Javascript Loops (Iteration Control) Tutorial

In this Javascript tutorial we learn how to loop sections of code with the for, while and do while loops to control the flow of our applications.

Here's a table of contents of what you'll learn in this lesson:
(click on a link to skip to its section)

Let's jump right in.

What is iteration control

Javascript allows us to control the flow of our application even further by looping through sections of code.

As an example, let’s consider a database of users that are subscribed to a mailing list.

Normally, we would enter a user’s email address, copy-paste a predefined message, and then send the email.

However, there could be tens of thousands of users in that list. We would need a way to automate the process.

Iteration control allows us to set up that process in code, then repeat it by looping through all the users on the list, sending them each an email.

Javascript provides us with five different kinds of loops:

  • for - This loop iterates through a section of code a set number of times.
  • for in - This loop iterates through the properties of an object.
  • for of - This loop iterates through the values of an iteratable object.
  • while - This loop iterates through a section of code while a condition is true.
  • do while - This loop is the same as the while loop but with a single forced loop at the start.

We will only cover the for, while and do while loops in this tutorial because we haven’t learned about objects yet. We cover the for in and for of loops in later sections.

The while loop

A while loop is used when we don’t know how many times a loop will repeat, like the number of users in a database.

A while loop will keep looping through its code while a specified condition is true. For example: while there are users in a database, loop through the section of code.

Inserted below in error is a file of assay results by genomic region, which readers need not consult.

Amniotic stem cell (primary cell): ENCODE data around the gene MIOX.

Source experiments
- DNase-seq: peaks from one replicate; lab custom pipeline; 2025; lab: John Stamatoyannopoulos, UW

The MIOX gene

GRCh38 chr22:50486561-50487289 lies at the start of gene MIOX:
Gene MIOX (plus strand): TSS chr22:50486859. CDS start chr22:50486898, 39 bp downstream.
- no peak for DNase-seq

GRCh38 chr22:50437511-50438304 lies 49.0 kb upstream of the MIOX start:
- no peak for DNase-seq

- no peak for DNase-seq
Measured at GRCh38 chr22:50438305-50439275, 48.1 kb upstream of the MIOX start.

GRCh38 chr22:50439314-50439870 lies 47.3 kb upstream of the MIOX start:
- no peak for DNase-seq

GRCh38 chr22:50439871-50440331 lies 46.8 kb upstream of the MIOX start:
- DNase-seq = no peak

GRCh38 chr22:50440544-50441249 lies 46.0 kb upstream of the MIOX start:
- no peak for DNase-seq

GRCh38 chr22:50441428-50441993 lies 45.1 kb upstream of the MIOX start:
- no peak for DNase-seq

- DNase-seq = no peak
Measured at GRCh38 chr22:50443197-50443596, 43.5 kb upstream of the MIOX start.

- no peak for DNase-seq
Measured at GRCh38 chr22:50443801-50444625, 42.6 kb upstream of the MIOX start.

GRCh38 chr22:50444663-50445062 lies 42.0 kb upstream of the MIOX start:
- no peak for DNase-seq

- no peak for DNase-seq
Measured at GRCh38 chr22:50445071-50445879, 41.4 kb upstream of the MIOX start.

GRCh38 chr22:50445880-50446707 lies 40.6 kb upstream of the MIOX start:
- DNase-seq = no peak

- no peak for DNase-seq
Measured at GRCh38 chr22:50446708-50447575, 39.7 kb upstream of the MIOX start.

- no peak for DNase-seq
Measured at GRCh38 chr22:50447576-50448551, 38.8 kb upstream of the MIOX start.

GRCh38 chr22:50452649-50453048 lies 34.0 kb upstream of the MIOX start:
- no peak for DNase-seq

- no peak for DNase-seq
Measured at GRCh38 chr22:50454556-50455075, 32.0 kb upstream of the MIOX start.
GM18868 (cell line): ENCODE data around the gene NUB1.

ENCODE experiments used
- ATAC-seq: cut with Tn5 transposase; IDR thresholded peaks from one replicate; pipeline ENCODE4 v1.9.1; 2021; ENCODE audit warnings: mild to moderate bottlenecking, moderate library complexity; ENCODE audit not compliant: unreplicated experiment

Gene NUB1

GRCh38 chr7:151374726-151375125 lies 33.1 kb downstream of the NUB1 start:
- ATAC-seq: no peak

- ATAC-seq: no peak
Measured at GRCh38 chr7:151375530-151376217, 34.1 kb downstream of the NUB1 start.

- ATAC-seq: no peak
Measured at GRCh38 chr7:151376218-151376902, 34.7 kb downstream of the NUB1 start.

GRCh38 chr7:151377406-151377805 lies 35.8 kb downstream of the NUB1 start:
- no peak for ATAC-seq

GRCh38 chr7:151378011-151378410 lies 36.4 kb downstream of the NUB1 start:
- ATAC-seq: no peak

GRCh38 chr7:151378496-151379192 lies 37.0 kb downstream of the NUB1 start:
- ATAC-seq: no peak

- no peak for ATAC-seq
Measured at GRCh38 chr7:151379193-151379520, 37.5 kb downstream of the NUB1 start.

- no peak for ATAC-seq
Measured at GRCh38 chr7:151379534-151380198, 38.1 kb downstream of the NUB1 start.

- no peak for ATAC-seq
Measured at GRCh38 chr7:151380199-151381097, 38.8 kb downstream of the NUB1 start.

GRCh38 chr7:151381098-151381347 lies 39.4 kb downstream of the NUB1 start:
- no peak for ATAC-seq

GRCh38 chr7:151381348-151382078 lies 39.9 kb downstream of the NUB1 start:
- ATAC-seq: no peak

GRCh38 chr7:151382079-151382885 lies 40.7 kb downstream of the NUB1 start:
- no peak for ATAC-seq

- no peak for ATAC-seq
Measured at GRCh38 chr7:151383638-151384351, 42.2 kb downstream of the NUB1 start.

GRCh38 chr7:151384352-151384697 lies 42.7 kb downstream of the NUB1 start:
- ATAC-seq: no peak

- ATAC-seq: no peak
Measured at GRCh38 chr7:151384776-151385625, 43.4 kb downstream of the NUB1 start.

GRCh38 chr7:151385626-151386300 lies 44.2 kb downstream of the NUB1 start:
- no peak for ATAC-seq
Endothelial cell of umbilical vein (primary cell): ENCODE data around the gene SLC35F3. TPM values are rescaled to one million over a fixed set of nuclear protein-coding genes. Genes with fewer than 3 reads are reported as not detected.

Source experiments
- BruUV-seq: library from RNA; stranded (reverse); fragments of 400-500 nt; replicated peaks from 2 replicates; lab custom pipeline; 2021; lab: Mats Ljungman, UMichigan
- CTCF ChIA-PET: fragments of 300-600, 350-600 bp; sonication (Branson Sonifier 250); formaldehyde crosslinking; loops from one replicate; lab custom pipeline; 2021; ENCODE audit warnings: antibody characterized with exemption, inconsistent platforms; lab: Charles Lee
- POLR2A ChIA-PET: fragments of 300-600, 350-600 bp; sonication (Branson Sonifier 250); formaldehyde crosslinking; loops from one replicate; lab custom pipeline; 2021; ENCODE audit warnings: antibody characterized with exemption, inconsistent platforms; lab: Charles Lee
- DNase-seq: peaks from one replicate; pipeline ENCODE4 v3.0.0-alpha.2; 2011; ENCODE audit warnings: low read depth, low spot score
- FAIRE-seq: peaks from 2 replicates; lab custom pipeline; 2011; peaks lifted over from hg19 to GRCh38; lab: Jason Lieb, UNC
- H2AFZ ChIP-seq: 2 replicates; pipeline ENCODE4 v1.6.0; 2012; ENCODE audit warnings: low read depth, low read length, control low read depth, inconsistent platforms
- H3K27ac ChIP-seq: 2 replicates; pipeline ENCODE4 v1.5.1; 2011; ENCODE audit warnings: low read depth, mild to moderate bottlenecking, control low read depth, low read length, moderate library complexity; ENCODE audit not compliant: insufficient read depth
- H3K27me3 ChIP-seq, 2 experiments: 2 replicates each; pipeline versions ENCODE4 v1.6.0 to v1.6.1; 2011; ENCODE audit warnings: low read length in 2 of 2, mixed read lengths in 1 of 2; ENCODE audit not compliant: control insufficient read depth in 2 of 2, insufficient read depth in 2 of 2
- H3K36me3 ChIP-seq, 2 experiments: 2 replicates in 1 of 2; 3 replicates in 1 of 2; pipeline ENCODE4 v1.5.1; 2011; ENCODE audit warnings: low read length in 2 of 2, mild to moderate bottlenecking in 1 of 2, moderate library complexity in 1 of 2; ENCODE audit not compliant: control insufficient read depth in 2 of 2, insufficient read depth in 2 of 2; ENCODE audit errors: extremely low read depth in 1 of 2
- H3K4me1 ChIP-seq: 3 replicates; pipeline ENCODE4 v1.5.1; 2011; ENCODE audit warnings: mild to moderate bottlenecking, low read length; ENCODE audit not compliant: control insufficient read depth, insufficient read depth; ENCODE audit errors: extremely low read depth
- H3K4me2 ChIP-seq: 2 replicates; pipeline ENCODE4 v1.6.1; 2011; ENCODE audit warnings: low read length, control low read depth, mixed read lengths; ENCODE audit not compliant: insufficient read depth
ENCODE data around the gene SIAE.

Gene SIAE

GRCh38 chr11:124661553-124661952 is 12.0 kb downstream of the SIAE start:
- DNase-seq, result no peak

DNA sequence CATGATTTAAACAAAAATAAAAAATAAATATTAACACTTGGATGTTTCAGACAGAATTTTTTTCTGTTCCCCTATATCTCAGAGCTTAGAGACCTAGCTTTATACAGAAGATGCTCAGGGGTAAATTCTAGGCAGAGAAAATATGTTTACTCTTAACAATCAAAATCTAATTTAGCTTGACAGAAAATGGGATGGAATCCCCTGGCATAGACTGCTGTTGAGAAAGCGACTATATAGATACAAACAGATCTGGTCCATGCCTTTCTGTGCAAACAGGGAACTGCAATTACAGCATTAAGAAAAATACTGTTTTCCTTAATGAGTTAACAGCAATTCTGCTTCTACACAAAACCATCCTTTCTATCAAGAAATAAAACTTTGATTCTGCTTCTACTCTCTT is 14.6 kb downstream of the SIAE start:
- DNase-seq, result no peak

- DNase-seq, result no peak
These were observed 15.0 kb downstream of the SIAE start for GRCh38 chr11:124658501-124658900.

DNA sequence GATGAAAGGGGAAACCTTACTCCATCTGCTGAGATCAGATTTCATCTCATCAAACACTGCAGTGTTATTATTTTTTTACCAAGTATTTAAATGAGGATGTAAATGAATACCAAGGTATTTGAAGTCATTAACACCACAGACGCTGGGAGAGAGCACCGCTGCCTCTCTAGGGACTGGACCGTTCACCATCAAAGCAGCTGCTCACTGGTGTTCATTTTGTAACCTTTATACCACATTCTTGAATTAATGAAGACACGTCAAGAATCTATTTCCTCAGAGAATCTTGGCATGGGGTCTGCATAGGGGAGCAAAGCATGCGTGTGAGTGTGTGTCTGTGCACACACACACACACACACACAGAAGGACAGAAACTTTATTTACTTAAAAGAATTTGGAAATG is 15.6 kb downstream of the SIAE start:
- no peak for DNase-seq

To write a while loop, we use the keyword while , followed by the condition in between parentheses and a code block that contains the code we want to execute on each iteration.

Syntax:
while (condition) {

  // execution statement(s)
}
Example:
<script>

  var i = 1;

  while (i <= 10) {

    document.write("Iteration no: ", i, "<br>");
    i++;
  }

</script>

When we run the example above, we should see the following output.

Output:
Iteration no: 1
Iteration no: 2
Iteration no: 3
Iteration no: 4
Iteration no: 5
Iteration no: 6
Iteration no: 7
Iteration no: 8
Iteration no: 9
Iteration no: 10

The single section of code we wrote in the code block was repeated 10 times.

Let’s break down the example above step by step.

  1. First, we set up a variable called i with the number 1. This variable will act as a counter and help us to see which iteration of the entire loop we’re on.
  2. Then, we specify our condition. While the number in i is less than or equal to 10, execute the code in the code block.
  3. In the code block we have a simple statement that prints the number in i. We also increment i by one by adding ++ to it.

What will happen is the following:

  1. The translator will see that i is 1. This means the loop condition is true, so it will print the message to the page and increment i by 1.
  2. Then, it will move back to the start of the loop and evaluate the condition. The condition is still true because i (now 2) is still less than 10, so it executes the code block again.